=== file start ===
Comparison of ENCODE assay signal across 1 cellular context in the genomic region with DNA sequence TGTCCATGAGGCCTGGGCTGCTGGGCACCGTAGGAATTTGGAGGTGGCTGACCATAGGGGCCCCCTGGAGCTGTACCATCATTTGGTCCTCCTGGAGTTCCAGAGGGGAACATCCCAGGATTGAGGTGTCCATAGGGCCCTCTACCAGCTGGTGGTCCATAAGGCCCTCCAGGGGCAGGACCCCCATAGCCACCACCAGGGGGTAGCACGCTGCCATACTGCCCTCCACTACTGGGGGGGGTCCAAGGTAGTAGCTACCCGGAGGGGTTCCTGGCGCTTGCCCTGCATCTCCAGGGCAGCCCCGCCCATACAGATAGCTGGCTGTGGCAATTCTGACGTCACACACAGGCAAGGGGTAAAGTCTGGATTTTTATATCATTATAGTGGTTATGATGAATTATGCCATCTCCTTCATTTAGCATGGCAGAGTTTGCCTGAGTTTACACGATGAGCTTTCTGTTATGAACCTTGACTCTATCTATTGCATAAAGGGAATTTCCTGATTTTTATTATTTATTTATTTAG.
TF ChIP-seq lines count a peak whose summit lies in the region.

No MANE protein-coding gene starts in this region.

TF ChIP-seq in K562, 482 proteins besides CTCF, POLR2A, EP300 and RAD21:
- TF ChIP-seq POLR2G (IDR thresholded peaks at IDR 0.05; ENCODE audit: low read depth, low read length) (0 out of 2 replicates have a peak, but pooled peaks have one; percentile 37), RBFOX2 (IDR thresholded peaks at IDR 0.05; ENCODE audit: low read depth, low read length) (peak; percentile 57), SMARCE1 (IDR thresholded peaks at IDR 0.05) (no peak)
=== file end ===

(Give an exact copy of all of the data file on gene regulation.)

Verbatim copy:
Comparison of ENCODE assay signal across 1 cellular context in the genomic region with DNA sequence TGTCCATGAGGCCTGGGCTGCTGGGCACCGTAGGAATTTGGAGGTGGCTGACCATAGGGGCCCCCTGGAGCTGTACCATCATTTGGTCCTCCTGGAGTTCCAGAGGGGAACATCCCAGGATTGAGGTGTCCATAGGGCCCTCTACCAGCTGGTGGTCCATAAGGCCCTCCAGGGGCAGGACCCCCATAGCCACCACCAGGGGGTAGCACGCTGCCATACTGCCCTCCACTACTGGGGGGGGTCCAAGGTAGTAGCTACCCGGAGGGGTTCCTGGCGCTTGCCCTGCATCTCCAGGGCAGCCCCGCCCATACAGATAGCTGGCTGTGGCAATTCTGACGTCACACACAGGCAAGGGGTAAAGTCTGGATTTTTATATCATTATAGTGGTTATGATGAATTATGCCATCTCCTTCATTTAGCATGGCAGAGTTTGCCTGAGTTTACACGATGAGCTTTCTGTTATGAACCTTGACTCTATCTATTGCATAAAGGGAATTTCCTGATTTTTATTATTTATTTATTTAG.
TF ChIP-seq lines count a peak whose summit lies in the region.

No MANE protein-coding gene starts in this region.

TF ChIP-seq in K562, 482 proteins besides CTCF, POLR2A, EP300 and RAD21:
- TF ChIP-seq POLR2G (IDR thresholded peaks at IDR 0.05; ENCODE audit: low read depth, low read length) (0 out of 2 replicates have a peak, but pooled peaks have one; percentile 37), RBFOX2 (IDR thresholded peaks at IDR 0.05; ENCODE audit: low read depth, low read length) (peak; percentile 57), SMARCE1 (IDR thresholded peaks at IDR 0.05) (no peak)